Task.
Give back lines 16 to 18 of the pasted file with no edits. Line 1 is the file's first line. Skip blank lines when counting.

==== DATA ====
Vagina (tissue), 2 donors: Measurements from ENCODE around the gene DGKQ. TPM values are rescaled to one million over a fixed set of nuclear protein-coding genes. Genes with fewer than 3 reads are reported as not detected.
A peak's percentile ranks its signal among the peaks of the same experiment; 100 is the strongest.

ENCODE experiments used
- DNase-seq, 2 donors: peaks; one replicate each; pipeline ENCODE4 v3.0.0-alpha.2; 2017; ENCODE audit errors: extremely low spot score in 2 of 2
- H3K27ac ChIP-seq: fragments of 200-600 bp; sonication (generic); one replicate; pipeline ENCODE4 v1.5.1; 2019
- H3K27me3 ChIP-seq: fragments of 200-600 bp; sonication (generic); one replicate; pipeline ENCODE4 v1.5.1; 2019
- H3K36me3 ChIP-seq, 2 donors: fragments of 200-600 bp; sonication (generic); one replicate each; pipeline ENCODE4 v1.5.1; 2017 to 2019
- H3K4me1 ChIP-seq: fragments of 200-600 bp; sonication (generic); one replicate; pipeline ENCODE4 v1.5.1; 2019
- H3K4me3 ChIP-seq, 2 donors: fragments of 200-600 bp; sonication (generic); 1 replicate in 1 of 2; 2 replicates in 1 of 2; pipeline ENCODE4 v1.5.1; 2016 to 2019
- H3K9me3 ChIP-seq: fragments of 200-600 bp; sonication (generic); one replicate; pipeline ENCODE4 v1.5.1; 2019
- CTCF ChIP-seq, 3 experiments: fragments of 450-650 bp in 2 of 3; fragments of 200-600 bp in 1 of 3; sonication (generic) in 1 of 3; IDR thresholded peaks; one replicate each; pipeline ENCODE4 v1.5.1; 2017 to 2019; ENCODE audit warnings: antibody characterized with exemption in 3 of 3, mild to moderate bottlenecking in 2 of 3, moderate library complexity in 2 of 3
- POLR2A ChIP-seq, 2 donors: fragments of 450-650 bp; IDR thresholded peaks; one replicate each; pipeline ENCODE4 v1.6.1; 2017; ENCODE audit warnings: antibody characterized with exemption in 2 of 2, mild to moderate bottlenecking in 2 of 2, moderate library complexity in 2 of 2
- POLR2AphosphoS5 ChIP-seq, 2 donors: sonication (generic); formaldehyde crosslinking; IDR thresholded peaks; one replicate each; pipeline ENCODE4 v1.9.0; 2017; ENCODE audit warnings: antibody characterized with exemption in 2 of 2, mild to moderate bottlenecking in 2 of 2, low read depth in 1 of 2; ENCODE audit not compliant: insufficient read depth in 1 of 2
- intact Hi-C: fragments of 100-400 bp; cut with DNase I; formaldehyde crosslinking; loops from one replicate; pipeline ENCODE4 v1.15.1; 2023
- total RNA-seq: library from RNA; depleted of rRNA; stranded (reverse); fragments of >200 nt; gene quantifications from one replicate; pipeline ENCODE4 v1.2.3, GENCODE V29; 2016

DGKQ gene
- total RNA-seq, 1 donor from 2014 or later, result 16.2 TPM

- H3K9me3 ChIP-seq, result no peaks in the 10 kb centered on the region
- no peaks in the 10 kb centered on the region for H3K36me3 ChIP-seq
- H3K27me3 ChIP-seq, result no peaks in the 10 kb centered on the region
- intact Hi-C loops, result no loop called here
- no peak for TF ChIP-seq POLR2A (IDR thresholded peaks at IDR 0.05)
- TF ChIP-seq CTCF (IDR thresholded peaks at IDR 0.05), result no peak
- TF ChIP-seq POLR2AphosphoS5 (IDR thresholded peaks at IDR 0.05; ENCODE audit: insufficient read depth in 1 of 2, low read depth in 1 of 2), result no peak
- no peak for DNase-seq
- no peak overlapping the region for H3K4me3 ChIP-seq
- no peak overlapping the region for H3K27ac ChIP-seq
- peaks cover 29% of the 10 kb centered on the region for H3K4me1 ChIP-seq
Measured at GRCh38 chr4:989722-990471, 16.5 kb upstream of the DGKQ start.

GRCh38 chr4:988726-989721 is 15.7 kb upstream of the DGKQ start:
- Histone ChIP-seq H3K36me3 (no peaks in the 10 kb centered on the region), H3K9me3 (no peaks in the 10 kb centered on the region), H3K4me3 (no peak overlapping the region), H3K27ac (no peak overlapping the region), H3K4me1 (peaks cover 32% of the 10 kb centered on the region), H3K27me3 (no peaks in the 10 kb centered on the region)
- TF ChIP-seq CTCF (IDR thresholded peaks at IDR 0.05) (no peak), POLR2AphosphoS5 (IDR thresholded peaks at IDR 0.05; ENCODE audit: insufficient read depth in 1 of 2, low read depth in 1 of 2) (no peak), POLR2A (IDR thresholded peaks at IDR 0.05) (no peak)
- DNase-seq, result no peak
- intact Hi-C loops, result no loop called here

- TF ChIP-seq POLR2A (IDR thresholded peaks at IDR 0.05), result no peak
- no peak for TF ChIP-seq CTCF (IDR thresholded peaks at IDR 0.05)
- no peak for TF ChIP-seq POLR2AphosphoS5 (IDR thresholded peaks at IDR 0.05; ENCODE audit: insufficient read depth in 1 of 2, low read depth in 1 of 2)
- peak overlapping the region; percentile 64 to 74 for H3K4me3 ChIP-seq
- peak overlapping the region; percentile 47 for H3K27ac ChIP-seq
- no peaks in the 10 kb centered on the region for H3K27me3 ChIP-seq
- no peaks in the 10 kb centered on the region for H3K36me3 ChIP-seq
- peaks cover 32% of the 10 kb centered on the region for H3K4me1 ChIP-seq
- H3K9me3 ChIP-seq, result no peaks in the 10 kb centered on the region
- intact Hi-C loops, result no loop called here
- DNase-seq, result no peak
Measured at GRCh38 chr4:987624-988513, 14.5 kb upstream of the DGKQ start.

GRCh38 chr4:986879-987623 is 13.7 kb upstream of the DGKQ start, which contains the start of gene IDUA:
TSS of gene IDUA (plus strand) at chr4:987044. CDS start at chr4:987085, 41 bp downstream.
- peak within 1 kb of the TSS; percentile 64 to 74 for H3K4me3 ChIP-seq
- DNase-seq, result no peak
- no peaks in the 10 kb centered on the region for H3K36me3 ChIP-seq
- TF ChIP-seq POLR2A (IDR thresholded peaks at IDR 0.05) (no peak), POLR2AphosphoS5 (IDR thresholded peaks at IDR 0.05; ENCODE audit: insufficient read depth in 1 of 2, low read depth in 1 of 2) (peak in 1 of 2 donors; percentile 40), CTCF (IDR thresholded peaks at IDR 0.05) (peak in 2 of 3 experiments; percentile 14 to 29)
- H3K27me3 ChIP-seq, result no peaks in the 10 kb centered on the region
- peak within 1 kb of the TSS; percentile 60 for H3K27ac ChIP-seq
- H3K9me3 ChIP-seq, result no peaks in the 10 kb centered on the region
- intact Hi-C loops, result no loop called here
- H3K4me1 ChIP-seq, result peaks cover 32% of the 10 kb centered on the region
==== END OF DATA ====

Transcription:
DGKQ gene
- total RNA-seq, 1 donor from 2014 or later, result 16.2 TPM

- H3K9me3 ChIP-seq, result no peaks in the 10 kb centered on the region